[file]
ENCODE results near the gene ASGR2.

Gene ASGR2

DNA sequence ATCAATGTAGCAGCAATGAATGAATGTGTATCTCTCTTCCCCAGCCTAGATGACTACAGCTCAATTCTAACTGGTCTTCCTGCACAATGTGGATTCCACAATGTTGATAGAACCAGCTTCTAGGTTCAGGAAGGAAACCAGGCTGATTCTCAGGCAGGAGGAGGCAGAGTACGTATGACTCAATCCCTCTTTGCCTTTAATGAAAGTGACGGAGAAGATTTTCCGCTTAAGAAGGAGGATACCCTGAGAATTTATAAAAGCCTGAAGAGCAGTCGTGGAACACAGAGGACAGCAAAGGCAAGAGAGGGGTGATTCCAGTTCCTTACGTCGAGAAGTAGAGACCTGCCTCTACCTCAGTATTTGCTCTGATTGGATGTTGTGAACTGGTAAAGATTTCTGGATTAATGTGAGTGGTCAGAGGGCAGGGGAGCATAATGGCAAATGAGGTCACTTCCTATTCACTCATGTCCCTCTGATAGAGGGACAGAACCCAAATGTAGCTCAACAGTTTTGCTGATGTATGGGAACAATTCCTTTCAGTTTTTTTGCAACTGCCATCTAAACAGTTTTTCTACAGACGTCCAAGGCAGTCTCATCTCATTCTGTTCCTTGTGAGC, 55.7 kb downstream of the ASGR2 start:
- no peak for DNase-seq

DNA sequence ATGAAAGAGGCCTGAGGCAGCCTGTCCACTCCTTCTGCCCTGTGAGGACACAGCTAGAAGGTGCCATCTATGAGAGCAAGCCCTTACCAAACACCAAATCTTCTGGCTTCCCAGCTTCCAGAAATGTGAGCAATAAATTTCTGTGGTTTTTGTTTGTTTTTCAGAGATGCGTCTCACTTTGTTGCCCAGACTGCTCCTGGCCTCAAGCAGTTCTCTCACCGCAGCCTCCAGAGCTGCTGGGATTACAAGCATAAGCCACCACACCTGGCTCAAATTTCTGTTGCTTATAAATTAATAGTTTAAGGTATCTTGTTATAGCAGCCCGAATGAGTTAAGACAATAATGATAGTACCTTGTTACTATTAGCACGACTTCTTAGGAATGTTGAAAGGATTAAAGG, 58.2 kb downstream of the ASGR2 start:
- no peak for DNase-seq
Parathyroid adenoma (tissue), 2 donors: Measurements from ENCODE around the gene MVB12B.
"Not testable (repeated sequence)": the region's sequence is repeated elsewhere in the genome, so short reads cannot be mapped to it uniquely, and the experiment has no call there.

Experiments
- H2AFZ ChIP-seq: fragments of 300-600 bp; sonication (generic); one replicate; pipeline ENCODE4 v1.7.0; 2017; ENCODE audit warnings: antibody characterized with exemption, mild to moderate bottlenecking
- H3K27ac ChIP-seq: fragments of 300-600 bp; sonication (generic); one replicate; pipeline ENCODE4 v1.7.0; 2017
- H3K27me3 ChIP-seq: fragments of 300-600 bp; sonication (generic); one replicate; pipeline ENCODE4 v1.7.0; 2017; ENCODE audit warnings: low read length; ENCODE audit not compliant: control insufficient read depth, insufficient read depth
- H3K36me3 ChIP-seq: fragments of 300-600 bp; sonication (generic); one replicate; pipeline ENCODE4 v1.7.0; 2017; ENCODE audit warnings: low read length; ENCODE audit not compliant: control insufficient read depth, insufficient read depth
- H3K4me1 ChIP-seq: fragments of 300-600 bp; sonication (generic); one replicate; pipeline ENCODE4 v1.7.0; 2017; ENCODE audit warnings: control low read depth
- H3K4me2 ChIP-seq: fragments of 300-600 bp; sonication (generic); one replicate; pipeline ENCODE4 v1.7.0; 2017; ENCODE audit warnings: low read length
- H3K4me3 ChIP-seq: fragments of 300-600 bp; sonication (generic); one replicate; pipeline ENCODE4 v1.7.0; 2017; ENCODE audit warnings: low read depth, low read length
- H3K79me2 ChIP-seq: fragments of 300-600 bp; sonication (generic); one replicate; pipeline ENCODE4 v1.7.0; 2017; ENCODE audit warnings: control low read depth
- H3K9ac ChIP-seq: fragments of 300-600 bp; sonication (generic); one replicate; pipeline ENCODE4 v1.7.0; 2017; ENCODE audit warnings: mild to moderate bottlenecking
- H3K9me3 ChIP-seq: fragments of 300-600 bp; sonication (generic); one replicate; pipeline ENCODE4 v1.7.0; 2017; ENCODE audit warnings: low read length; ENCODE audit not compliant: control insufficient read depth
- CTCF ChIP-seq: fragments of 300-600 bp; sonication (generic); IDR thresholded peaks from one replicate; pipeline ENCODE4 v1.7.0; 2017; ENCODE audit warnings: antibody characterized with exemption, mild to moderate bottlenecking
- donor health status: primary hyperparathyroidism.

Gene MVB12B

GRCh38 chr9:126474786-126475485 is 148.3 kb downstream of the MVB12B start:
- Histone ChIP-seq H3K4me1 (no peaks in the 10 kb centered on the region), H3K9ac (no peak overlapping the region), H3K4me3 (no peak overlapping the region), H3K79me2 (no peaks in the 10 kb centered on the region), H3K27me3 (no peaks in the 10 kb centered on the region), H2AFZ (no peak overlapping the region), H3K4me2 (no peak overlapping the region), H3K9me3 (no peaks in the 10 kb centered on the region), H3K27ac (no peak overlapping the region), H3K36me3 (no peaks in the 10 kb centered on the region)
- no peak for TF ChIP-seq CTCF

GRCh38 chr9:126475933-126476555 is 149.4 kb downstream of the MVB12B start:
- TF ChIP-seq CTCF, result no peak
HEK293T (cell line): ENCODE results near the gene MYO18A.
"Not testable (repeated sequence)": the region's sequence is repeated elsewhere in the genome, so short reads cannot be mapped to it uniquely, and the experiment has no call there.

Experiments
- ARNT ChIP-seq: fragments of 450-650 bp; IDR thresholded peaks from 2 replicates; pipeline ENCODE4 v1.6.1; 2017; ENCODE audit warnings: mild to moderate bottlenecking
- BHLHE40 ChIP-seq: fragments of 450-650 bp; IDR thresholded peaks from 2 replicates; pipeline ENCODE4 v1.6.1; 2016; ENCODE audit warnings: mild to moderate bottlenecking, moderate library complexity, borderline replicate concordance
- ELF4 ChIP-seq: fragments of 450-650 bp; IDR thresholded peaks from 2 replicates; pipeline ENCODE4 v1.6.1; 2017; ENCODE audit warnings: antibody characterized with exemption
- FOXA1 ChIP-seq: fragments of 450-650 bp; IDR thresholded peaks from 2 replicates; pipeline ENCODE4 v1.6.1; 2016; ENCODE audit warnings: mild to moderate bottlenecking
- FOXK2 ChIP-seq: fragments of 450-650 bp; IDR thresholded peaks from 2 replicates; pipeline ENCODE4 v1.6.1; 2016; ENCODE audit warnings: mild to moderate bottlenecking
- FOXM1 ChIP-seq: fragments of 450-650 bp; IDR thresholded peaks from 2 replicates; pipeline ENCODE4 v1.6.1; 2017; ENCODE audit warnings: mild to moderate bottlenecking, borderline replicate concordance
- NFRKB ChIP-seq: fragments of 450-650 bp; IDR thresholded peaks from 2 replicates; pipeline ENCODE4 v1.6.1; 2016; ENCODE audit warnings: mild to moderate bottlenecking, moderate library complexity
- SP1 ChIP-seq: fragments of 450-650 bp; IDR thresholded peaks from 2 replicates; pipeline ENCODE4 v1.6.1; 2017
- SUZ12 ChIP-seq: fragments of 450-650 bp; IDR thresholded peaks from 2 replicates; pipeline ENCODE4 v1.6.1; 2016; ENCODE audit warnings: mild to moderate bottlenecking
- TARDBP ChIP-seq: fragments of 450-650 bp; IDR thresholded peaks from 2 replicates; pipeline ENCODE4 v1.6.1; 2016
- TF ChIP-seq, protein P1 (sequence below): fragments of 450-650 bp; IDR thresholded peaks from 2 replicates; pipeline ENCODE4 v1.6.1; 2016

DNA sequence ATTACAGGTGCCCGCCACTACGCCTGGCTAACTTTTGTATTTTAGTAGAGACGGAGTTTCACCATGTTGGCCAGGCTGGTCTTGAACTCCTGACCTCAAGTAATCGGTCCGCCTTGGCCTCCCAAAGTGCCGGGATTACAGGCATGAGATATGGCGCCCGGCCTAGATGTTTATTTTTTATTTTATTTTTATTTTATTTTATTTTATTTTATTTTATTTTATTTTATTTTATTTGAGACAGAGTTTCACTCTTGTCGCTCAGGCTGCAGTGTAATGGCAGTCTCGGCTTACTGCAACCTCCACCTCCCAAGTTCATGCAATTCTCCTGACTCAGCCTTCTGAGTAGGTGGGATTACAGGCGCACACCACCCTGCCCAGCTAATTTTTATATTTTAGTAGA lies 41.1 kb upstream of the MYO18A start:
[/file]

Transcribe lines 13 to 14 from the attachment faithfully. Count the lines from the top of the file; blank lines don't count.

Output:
- H3K36me3 ChIP-seq: fragments of 300-600 bp; sonication (generic); one replicate; pipeline ENCODE4 v1.7.0; 2017; ENCODE audit warnings: low read length; ENCODE audit not compliant: control insufficient read depth, insufficient read depth
- H3K4me1 ChIP-seq: fragments of 300-600 bp; sonication (generic); one replicate; pipeline ENCODE4 v1.7.0; 2017; ENCODE audit warnings: control low read depth